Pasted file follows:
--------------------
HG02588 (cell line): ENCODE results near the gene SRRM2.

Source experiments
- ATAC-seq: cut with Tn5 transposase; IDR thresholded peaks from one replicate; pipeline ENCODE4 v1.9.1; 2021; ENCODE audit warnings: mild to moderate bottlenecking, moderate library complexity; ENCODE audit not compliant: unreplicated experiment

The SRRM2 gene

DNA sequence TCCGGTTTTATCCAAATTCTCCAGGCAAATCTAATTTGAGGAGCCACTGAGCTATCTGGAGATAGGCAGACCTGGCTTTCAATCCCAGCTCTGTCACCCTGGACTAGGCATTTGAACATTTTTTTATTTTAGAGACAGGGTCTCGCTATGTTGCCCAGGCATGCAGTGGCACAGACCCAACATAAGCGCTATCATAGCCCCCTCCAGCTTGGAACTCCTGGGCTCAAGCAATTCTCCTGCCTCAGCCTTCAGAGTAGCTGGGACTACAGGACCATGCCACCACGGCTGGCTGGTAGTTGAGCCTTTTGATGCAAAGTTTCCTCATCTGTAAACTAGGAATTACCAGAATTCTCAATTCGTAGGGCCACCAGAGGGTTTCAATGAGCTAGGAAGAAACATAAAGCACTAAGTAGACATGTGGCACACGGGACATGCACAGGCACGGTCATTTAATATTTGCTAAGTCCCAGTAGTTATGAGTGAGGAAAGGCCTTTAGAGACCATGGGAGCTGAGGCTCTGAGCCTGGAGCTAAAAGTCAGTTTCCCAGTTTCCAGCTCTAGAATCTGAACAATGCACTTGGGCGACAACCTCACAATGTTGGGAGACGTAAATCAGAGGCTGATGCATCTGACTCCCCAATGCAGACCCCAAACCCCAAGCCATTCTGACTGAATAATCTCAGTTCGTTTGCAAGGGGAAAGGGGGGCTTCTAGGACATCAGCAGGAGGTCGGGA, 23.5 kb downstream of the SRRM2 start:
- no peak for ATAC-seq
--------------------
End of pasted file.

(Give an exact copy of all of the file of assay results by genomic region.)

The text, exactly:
HG02588 (cell line): ENCODE results near the gene SRRM2.

Source experiments
- ATAC-seq: cut with Tn5 transposase; IDR thresholded peaks from one replicate; pipeline ENCODE4 v1.9.1; 2021; ENCODE audit warnings: mild to moderate bottlenecking, moderate library complexity; ENCODE audit not compliant: unreplicated experiment

The SRRM2 gene

DNA sequence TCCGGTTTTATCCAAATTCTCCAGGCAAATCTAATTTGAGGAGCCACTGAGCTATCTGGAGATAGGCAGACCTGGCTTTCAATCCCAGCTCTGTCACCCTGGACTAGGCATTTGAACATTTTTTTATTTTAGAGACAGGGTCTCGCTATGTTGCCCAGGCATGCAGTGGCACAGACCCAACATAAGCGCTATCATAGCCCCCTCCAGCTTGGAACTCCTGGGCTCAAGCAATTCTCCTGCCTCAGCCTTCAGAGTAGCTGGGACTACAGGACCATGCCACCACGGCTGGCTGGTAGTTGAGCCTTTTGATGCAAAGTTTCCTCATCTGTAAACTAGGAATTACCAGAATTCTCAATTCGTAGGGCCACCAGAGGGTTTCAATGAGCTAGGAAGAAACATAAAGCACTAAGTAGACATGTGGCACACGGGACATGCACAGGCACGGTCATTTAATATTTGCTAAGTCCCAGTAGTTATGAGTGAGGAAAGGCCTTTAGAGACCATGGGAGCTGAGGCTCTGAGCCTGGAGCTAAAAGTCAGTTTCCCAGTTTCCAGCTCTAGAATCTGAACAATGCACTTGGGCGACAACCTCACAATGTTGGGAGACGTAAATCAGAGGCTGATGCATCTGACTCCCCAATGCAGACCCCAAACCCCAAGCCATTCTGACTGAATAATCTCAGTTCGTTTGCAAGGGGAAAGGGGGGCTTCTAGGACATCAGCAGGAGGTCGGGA, 23.5 kb downstream of the SRRM2 start:
- no peak for ATAC-seq